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Hong Kong craziness, India's edtech boom and Indonesian unicorns hit funding trail
Asia Tech Review: 13 July 2020
There’s a lot to get into this week, much of which centers around the ongoing US-China tensions. Beyond the obvious stuff like TikTok trying to be less Chinese and Google giving up ill-advised plans to offer services in China (again), news includes Foxconn’s apparent plan to invest $1B to grow its iPhone manufacturing in India.
There’s the usual swings and roundabouts on IPOs. Video site Bilibili is lining up a Hong Kong listing, which is where Ant Financial’s long-rumoured IPO will reportedly finally (really) take place. And at a valuation of at least $200B! Meanwhile, Weibo operator Sina is mulling an offer to delist from the NASDAQ and go private.
Oh, and I went on the Analyse Asia podcast to talk Grab-Gojek and things related to Southeast Asia tech.
See you next time,
Social distancing from China
ByteDance is said to be considering strategies to distance TikTok from its Chinese roots as it continues to attract criticism from politicians in the US, who are considering a ban. Ideas under discussion reportedly include creating a new management board for TikTok and opening a headquarters outside of China.
Still, it is hard to believe that any of these changes would stop a ban, if it turns out that the Trump administration wants to go down that path. (Amazon jumped into the picture when it emailed staff banning TikTok on work devices. It then reversed the order hours later—the message was, it claimed, “sent in error”.)
Speaking of politically contentious projects: Bloomberg reported that Google recently abandoned a project to offer cloud computing services “in China and other politically sensitive countries.”
In May, the search giant shut down the initiative, known as “Isolated Region” and which sought to address nations’ desires to control data within their borders, the employees said. The action was considered a “massive strategy shift,” according to one of the employees, who said Isolated Region had involved hundreds of workers scattered around the world.
The initiative would have allowed Google to set up cloud services controlled by a third party, such as a locally owned company or a government agency. The result would be a business sequestered from Google’s existing cloud computing services, which include data centers and computer networks.
In other news:
Alibaba’s Ant Financial—now known simply as Ant Group—is reportedly preparing for a Hong Kong IPO that could happen this year and value its business at a staggering $200B
Elsewhere in Chinese IPO watch: Royole, one of the first to make a dual screen smartphone, is reportedly considering a Chinese IPO after abandoning a US listing. JD.com is eying China’s Star Market for an IPO for its fintech unit. Popular video site Bilibili could be next for a secondary listing in Hong Kong. Bilibili is listed in the US with a market cap of over $16M. Sina, the firm behind social media service Weibo and another US listed company, is weighing a $2.7B offer to go private.
Didi Chuxing is testing China’s newly-minted digital currency as a payment method
US government contractors must now prove they don’t have links to Huawei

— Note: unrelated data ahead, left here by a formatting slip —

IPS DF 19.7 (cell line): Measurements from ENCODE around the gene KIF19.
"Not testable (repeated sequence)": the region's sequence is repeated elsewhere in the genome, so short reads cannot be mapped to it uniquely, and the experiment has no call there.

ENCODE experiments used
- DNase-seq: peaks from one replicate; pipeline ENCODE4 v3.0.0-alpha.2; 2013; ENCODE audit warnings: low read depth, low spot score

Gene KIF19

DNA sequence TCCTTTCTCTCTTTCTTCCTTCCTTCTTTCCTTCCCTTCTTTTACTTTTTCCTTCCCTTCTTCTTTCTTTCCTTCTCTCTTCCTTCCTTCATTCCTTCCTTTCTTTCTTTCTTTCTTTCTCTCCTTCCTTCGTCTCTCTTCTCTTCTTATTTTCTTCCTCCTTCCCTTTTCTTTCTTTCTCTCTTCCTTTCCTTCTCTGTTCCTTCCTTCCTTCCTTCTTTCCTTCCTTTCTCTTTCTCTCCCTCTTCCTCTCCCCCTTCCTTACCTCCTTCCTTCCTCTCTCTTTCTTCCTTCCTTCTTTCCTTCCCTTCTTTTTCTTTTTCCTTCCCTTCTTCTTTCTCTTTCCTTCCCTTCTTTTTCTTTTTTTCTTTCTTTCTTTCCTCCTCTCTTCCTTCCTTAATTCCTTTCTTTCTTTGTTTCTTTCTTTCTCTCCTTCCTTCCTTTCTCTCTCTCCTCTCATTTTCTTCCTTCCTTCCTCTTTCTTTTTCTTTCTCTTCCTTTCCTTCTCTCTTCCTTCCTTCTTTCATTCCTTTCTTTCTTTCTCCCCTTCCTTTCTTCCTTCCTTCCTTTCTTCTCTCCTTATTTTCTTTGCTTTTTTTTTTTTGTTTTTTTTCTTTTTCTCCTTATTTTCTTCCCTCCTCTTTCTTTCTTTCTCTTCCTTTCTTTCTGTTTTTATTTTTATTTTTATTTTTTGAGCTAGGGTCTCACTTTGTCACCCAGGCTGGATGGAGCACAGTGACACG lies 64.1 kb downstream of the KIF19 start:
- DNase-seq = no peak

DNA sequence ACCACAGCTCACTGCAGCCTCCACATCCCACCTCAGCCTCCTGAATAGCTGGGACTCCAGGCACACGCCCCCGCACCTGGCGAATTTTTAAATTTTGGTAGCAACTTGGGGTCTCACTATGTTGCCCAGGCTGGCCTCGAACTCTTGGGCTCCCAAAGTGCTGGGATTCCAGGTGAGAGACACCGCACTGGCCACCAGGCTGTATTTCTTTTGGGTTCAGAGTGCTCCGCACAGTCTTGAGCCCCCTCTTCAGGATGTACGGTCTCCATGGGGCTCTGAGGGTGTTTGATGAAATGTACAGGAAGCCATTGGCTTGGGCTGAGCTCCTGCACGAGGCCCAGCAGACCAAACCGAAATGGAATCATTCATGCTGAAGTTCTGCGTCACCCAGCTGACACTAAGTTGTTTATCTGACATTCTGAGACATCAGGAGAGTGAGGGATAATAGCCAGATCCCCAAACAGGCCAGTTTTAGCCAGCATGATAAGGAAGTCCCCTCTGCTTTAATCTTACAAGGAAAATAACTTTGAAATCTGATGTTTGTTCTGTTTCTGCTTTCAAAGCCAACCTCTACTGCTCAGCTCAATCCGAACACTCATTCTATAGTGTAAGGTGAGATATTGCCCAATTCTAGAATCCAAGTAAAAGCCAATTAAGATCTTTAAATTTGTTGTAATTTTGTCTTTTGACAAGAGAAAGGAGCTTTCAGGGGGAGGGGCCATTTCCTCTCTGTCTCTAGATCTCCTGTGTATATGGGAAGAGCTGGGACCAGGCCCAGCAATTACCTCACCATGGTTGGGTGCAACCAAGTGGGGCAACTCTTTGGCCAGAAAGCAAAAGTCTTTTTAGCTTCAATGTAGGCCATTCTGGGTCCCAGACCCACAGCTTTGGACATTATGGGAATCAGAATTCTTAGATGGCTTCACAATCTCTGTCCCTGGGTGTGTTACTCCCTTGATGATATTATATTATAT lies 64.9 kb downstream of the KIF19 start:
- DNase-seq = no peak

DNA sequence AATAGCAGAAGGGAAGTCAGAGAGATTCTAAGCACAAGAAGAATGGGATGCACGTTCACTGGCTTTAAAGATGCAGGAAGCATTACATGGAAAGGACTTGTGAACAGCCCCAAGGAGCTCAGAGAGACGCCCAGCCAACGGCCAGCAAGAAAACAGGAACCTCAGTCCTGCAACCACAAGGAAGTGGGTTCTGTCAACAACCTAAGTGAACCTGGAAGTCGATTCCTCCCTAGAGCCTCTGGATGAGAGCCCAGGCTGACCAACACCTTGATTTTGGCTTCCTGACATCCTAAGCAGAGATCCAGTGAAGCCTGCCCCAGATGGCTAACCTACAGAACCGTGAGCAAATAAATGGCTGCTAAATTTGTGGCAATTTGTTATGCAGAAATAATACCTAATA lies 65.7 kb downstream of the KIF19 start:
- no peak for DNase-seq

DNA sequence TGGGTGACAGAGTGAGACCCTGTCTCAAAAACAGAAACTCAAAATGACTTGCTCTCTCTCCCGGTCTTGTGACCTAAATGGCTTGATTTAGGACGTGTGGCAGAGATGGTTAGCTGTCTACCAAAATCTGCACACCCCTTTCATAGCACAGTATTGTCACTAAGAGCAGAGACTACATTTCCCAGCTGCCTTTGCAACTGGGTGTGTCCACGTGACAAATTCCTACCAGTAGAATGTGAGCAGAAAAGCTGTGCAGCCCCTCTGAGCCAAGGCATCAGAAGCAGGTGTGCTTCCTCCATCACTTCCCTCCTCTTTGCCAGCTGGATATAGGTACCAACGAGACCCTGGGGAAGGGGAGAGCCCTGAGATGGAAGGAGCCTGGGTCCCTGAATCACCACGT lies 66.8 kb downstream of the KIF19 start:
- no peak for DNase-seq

Tencent is in talks to buy Hong Kong-listed gaming firm Leyou in yet another deal
Alibaba’s Aliexpress Russia joint venture is said to be on course for $10B in annual GMV by 2023. The venture is said to be 3-4 years away from IPO, but a more immediate target is raising sales from Russia merchants as Chinese are said to dominate right now.
SCMP releases its annual China internet report
Data law chaos
China’s new security law has rightly drawn concern over its draconian nature and potentially sweeping impact. The rules effectively make it illegal for anyone to discuss the potential for democracy in Hong Kong, even those outside of the country and China, as Axios explains:
China has long sought to crush organized dissent abroad through quiet threats and coercion. Now it has codified that practice into law — potentially forcing people and companies around the world to choose between speaking freely and ever stepping foot in Hong Kong again.
This means that anyone advocating democracy in Hong Kong, or criticizing the governments in Hong Kong or Beijing, could potentially face consequences if they step foot in Hong Kong, or have assets or family members in Hong Kong.
In technology terms, it has impacted services. Facebook and WhatsApp have suspended user information requests from Hong Kong authorities while ByteDance removed TikTok from Hong Kong—where it already offers the Chinese version of the app, Douyin. Apple said it is “assessing” how the law impacts its business.
In other news:
Logistics startup Gogovan is rebranding to GogoX. It reached a $1B valuation in 2017 when it merged with a division of Chinese classifieds giant 57 Home.
Edtech on fire
India is seeing serious consolidation in the edtech business which was one of the few industries to record positives from the Covid-19 outbreak. And it is hard to keep up!
Byju’s is as big as they get. Despite concerns around its sales tactics, it is an investor favourite. Last month, it raised $100M from famed US VC Mary Meeker’s new firm Bond at a valuation of over $10B—that deal followed a $200M investment from Tiger Global in January and $200M more from General Atlantic in February.
Byju’s has cash to splash to expand its repertoire, and now it is doing just that. It is reportedly looking to land Whitehat Jr, a platform for learning code, for $300M, and it said to be in talks to buy DoubtNut, a problem solving service, for over $100M.